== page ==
Lawmakers push for federal action on gun violence - WAFB 9 News Baton Rouge, Louisiana News, Weather, Sports

Lawmakers push for federal action on gun violence

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The victims of the Newtown school sit down with Scott Pelley from '60 Minutes.' The victims of the Newtown school sit down with Scott Pelley from '60 Minutes.'
HARTFORD, CT (WFSB) -

Now that the governor of Connecticut has signed the new gun control laws into legislation, the families affected by the Newtown school shooting are focusing on leaders in Washington D.C.

"This is a marathon," said William Sherlach, the husband of Sandy Hook Elementary School psychologist Mary Sherlach, who was killed on Dec. 14. "And you have to be prepared to run all 26 miles. This is not a sprint."

On that day, 20 children and six adults were shot and killed at Sandy Hook Elementary School.

"I was not present for the bill signing, choosing instead to witness the birthday celebration of Anna Marquez Greene who would have turned 7 on April 4," said Newtown First Selectwoman Pat LLodro.

On Friday morning, United States senators for Connecticut gathered on the steps of Hartford City Hall to turn that focus to the nation's capital.

"The most difficult question I am asked is how can 92 percent of the American people favor background checks and bans on illegal safety," said U.S. Sen. Richard Blumenthal. "And the NRA (National Rifle Association) hold so much sway."

Connecticut's congressional leaders told Eyewitness News they are proud of what the state has done, but were disappointed that the United States Congress cannot do the same.

"We live in a reality in Washington in which we cannot pass a bill without Republicans and Democrats supporting it," said U.S. Sen. Chris Murphy. "We hope this week is a turning point because we showed here in Connecticut Republicans and Democrats can work together."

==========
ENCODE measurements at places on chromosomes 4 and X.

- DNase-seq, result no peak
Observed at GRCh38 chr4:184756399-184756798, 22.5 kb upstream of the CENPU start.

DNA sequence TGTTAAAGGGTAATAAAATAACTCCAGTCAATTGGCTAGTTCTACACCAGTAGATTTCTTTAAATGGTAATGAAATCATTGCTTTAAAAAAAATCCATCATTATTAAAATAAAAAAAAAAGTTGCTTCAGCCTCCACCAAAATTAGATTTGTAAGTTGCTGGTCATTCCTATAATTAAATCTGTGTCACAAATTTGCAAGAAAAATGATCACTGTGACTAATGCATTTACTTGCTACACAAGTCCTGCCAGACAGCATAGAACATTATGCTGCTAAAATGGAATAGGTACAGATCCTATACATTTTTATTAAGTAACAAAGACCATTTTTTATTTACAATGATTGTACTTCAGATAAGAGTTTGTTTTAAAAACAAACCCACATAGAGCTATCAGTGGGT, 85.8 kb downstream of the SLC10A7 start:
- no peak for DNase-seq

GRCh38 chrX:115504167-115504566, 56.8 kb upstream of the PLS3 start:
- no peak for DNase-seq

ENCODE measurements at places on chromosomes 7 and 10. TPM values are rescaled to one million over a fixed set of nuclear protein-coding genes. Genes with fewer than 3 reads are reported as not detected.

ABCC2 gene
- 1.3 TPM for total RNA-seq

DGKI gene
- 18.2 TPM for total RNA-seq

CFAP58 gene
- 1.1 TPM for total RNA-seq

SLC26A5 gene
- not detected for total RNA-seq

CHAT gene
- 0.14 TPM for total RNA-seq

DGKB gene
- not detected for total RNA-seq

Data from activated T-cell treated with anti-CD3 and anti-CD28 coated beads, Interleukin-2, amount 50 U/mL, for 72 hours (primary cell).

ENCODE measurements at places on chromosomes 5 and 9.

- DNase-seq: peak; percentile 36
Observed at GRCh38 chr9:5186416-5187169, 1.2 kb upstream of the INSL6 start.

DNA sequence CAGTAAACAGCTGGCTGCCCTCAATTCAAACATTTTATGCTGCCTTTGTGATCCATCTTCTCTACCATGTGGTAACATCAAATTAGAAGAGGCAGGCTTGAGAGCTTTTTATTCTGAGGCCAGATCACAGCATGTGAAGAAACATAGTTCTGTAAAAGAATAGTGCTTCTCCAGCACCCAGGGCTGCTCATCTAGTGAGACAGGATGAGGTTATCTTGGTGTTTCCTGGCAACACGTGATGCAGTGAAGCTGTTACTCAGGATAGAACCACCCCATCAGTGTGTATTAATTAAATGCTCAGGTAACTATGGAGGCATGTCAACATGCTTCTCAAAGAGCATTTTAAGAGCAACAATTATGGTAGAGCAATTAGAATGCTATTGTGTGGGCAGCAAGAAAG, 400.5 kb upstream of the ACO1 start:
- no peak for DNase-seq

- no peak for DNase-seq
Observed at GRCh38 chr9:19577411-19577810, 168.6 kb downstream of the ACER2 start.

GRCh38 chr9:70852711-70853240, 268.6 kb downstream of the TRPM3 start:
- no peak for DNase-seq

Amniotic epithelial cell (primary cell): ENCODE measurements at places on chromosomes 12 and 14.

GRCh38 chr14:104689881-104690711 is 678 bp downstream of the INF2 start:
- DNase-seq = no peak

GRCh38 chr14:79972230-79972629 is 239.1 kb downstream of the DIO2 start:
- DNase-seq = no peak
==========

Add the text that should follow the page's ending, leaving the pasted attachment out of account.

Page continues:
Despite reassurances from President Barack Obama that they would renew the assault weapons ban and get universal background checks, nothing has passed.

No law will ever bring William Sherlach's wife back, but he, along with many of the other families, is still planning to fight for changes.

"Get the legislation. Get it now. And then it fades. Time goes by. News cycles happen. Other headlines come up," William Sherlach told 60 Minutes. "Now when you take a multifaceted approach, and you can build a wagon big enough for a grassroots movement to get involved, it has the legs to go the 26 miles."

Gov. Dannel P. Malloy signed a bill into law Thursday afternoon that will bring sweeping changes to gun control.

Immediately after the bipartisan agreement on gun control was signed, it made more than 100 additional guns illegal, stopped the sale of ammunition magazines with more than 10 rounds, and implemented universal background checks.

In July, permits will be required for all long guns and ammunition.

William Sherlach told 60 Minutes he's accepted pushing for this legislation will be his new lifelong pursuit.

"Shame on me if it's not," he said.

There will be challenges to the new Connecticut law. The Connecticut Citizens Defense League, which is the state's largest grass roots gun rights group, said it is planning to fight parts of it and have called it unconstitutional.

Obama will be speaking at the Sports Center at the University of Hartford on Monday evening where he is expected to encourage national lawmakers to do as Connecticut has done.

University of Hartford officials said that the tickets will be released at 5 p.m. and long lines have already formed.

There is a lot of confusion among firearms owners.

"The change of the speed and ease of getting ammunition will change if I am not here," said Jamil Eyvazzadeh, who is a gun owner. "For example, if I go hunting."

Employees at gun clubs told Eyewitness News they have fielded a number of calls from those trying to understand what they need to know.

"What we are trying to do is digest and read through the new bill," said Greg Maglieri of the Hartford Gun Club in East Granby.

Maglieri said a lot of effort goes into making the range as safe as possible. 

A lot of his members are not happy with the new laws, but the focus now is understand them and complying.

"And I think January is the final date when the bill will be fully enacted," Maglieri said. "So there is a time period where we are all going to have to look at it."

The Connecticut Republicans have released a list of the most frequently asked questions on the new gun laws. Click the following link to read the all.

To read the full law, click the following link.

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